There are many differences between high and low scorers on the MCAT. Many of these differences are difficult to address: reading background, experience with experimental design, and test taking abilities to name a few. However, there is one consistent, notable difference in strategy. I call this strategy mistake analysis.

Soccer makes for the perfect way to explain how mistake analysis works. I used to play soccer when I was younger, and distinctly remember how practice would go after a game. Win or lose, Coach Kirk would wheel out the old CRT TV set, pull out the tape of our game, and have us watch the whole thing. He’d then take us through, play by play, and he would comment on everything we did right and wrong. We would all take meticulous notes, and these comments would drive our practices. We grew stronger as a team by analyzing our mistakes and fixing them. This strategy took us all the way to winning the state championship.

Every MCAT student is going to make mistakes. It’s a reality of preparing for this beast of an exam. Some mistakes will be because of a knowledge lapse, some mistakes will be because of exhaustion, and some mistakes will be because of the misinterpretation of a figure. How you learn from those mistakes and deal with them is paramount to improving your score on the exam.

So, how do you go about doing this mistake analysis?

The first step is to trace your logic on how you got to answer before looking at the real answer. Be very specific on the thought process that led to your answer choice. The goal is to try to phrase it in a logical progression (e.g. Since the passage says ____ in figure 1, and I know ____ from my knowledge, the correct answer would be B).

Next, make sense of the answer key and the explanation. Many times the explanation by itself might not be enough to understand the logic of how you were supposed to get to the correct answer. It may require a bit of going back and forth between the answer key, the passage, and the question. The goal is to once again think about the logical progression as you did above.

Now, comes the most important part in the process of analyzing your mistakes: seeing how you went wrong. Compare your logic to the correct logic. How is it different? How is it similar? What went wrong? You should be extremely specific on how you look at the flaws in your logic. Try to avoid general ideas like, “I didn’t read the passage properly,” and be more specific like, “I missed the key point in figure 1 and didn’t see the adjective most in the question stem.” There may be multiple reasons for a mistake. If so, list all of them. You’re trying to be as critical as possible because this self-knowledge will inform how you get better.

The final step in mistake analysis is to come up with solutions for the problems you identified. You need something repeatable that you can think about and change. According to Albert Einstein, the definition of insanity is "doing the same thing over and over again and expecting different results." You need to find solutions that allow you to arrive at different results. Examples of solutions I’ve recommended for my students include highlighting specific parts of questions, noting relationships shown in figures, and taking a breath in between passages to slow down. A solution can be anything, and sometimes it takes a little trial and error to rectify the problem.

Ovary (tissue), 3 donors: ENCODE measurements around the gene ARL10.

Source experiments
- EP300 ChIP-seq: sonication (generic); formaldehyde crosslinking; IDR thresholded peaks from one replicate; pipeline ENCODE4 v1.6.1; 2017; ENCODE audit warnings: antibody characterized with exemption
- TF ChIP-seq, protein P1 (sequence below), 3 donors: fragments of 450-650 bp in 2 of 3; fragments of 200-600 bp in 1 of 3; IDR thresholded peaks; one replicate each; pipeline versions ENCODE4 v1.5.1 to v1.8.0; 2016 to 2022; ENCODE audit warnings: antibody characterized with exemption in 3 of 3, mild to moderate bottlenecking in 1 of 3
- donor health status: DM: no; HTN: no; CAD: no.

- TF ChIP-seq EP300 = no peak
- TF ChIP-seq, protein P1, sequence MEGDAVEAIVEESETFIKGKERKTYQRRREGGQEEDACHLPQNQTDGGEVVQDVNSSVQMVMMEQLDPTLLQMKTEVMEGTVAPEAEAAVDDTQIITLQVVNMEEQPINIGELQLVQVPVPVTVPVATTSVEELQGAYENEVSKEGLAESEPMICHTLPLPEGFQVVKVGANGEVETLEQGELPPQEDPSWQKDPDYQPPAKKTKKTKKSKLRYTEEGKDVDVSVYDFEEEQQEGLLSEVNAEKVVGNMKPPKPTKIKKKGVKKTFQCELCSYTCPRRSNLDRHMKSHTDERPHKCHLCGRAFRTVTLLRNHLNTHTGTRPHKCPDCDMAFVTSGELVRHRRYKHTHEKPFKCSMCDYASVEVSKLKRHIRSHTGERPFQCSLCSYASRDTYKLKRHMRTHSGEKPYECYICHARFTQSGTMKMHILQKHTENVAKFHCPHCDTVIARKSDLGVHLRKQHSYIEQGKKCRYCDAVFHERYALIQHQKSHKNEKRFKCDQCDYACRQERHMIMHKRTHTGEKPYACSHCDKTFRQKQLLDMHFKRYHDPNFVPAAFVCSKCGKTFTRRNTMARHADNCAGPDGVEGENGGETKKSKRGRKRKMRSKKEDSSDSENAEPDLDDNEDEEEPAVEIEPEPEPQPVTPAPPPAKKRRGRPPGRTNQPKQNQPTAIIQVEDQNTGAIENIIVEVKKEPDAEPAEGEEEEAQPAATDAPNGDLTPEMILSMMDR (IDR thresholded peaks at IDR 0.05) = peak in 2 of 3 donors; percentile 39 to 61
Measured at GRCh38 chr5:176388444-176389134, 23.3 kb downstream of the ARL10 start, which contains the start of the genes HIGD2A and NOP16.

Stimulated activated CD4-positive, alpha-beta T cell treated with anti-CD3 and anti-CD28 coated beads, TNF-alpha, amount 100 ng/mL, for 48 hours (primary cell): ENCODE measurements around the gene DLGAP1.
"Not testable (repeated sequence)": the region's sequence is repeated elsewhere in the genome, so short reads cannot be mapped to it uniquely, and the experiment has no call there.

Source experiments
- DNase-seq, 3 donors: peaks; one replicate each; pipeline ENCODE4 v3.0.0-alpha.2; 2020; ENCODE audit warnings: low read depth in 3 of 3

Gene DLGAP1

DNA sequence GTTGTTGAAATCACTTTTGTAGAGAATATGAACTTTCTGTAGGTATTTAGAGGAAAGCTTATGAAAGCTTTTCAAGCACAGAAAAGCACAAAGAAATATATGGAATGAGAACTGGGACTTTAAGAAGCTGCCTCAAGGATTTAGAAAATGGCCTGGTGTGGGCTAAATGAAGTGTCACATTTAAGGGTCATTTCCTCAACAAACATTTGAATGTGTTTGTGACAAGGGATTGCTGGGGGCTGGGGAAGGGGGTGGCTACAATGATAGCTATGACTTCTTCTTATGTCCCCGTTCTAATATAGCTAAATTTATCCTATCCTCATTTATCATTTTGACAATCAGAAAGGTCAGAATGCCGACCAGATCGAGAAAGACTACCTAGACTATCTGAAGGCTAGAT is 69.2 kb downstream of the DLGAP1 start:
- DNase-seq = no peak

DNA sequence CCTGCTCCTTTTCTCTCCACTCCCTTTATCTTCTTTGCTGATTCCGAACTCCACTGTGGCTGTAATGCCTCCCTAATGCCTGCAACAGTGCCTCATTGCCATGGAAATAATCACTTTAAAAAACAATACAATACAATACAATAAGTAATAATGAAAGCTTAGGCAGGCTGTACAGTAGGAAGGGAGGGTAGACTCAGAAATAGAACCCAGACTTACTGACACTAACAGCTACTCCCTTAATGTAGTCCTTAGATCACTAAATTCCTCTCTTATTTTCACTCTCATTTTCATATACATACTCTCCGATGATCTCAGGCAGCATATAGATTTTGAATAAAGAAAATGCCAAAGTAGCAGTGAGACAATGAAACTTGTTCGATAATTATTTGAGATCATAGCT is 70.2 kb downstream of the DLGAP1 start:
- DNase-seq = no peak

A few notes of advice. Mistake analysis will take a while and can be exhausting. It might take you 90 minutes to do an MCAT section and then two hours to do mistake analysis, and by the time you are finished, you may be ready for a nap. That is normal. Research shows the more effortful the learning, the more it will stick with you down the line. The process of mistake analysis is an essential tool as you work your way toward your dream MCAT score.

The road to medical school is long, and the MCAT is one of its most formidable challenges. You will be relieved to know that what you learned in your premedical courses is actually on the test. But studying for the MCAT is more about taking that knowledge stored way back there in the nooks and crannies of your mind, bringing it to the fore, and then learning to twist and stretch it in the ways the MCAT tests. In reality, studying for the MCAT is no more (or less) difficult than spending late hours on a physics problem set or an entire weekend on an organic chemistry lab report. Just like these other tasks, the MCAT requires endurance and follow-through, but it becomes significantly more manageable when you work with a Cambridge Coaching MCAT tutor to apply a structured, systematic, and strategic approach to your studying.

Anyone can study hard - but the real key to MCAT success is learning to study smart. So, while all forms of MCAT preparation require you to crunch a lot of material, we focus on helping you to make strategic choices about your areas of focus at every step of the game. Each Cambridge Coaching tutor is a highly-skilled manager of your personal study process. He or she will do more than just target your weaknesses - your tutor’s goal is to identify the sections where you have the greatest potential for improvement, and teach you to wring every last point from them by creating the roadmap for your studying, and helping you stick to it. Right from the start, your tutor will create a customized syllabus for you, and will then modify that syllabus as needed.

Taking the MCAT in 2020-21? Check out some other helpful blog posts below!:

How to study for the MCAT when you haven’t completed all your science coursework

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So, your MCAT's been canceled, now what?

Tags: MCAT